As happens so often with me, last night I was visited once again by Dame Insomnia. This time she woke me not with a soft whisper and a gentle touch on my shoulder. This time she wasn't even a she. Instead, I was awakened by Uncle Slappy with a poke and an insistent "Boychick."
I am closer to Uncle Slappy than I am to anyone except my long-suffering wife. Thinking that perhaps there was a problem, god forbid, I hopped out of bed like a fire-fighter and walked with my arm around the old man's shoulder into our eat-in kitchen.
He sat in his chair, which is my chair, when he and Aunt Sylvie aren't around and I quickly brewed a pot of coffee. As I served him a cup, black, and a small plate of three cinnamon rugelach with raisins (never serve him rugelach without raisins) he spun his tale.
"I have it, boychick. Our ticket to easy street."
"Uncle Slappy," I admonished, "it's three in the morning."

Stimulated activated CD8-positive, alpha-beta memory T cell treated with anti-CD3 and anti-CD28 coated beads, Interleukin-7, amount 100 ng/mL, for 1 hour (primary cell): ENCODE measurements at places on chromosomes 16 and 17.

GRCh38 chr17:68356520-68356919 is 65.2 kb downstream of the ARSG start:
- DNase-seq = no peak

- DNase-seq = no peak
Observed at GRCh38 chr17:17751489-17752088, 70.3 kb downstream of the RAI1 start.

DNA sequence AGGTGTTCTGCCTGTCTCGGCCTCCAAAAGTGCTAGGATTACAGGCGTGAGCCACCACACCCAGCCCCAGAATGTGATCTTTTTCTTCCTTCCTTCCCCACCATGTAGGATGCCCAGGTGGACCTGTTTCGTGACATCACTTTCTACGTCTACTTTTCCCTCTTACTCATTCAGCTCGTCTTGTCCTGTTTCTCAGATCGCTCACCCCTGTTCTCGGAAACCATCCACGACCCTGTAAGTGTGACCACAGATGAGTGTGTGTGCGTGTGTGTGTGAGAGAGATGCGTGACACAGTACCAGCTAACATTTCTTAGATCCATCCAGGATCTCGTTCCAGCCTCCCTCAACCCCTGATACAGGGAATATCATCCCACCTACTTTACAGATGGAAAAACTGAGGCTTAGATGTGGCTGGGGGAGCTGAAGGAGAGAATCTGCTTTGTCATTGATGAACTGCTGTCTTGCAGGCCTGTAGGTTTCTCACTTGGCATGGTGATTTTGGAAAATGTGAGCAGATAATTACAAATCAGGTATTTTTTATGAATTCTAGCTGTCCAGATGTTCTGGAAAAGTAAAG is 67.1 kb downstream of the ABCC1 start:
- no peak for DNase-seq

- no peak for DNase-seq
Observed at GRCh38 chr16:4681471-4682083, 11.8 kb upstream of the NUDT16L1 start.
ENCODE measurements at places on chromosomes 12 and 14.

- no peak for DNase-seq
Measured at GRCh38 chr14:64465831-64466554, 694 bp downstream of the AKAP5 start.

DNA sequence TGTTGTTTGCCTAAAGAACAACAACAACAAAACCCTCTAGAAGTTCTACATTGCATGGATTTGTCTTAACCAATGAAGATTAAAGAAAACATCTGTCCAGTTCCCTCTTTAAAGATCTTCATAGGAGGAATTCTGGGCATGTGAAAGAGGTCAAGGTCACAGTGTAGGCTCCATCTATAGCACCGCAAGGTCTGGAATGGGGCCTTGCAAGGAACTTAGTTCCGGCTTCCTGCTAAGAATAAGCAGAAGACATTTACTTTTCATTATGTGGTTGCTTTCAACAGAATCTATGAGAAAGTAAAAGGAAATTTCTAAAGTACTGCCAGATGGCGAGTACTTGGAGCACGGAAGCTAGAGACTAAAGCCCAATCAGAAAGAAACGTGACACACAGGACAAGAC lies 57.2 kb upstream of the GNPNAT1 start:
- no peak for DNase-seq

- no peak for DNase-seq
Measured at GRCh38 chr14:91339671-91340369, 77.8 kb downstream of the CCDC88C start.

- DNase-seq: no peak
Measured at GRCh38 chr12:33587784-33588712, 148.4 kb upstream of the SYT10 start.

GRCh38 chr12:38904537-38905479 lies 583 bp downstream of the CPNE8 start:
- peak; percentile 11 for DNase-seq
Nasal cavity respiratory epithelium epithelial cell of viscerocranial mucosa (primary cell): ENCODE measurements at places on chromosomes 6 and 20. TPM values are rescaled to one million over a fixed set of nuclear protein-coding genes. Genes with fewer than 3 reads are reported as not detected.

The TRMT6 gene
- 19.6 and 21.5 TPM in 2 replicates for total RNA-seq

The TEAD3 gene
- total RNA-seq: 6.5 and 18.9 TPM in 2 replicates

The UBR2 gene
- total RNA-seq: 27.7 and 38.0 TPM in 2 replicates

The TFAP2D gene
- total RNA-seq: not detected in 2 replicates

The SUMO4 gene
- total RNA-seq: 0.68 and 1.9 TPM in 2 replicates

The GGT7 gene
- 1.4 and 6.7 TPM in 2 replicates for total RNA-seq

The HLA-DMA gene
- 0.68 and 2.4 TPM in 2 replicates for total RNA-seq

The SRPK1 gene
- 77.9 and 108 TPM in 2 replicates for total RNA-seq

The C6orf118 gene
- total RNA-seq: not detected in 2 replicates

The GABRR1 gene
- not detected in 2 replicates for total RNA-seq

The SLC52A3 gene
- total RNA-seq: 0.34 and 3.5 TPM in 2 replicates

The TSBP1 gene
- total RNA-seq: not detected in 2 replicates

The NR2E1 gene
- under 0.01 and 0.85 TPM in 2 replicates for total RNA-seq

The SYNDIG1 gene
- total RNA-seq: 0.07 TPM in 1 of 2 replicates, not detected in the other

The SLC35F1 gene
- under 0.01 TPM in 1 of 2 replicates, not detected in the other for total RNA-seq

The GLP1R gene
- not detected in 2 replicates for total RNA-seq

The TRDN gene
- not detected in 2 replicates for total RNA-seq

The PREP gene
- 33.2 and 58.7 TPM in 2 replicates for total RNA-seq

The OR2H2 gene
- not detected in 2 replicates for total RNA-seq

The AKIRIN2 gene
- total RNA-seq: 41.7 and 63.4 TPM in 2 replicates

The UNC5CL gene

"Ach," he spat. "No one told Henry Ford the time, the anti-Semite."
"What is it you have?" I asked, filling his mug.
"The answer to Bit Coin."
I looked around our kitchen and saw a rumpled edition of "Wired" magazine. I knew immediately I was in trouble. Uncle Slappy is likely to have read something about new technology and is even more likely to be completely baffled by it all.
"I'm surprised you even know about Bit Coin," I said. "I'm not even sure I understand what it is. And my guess is that in five years it will be nothing but a dusty memory."
"Nevertheless," the old one continued, "I have conceived something smarter than Bit Coin. It will make us rich beyond our wildest dreams of mammon."
"I'm a big fan of mammon," I said laconically.
"I call it BitStrami. An online currency based on the price of Pastrami. You've got denominations of 'forschpice,'" he said using the Yiddish word for appetizer, "schtickle," the Yiddish word for a nice bite, "and sandwich. Sandwich is pegged to the price at Katz's."
I yawned. Maybe a little too emphatically. "Genius, Uncle Slappy."
With that, he finished his coffee and trundled off into his bedroom, parting with these words: "It's meshugga, to talk about such things this late."
I noticed he grabbed "Wired" on his way out.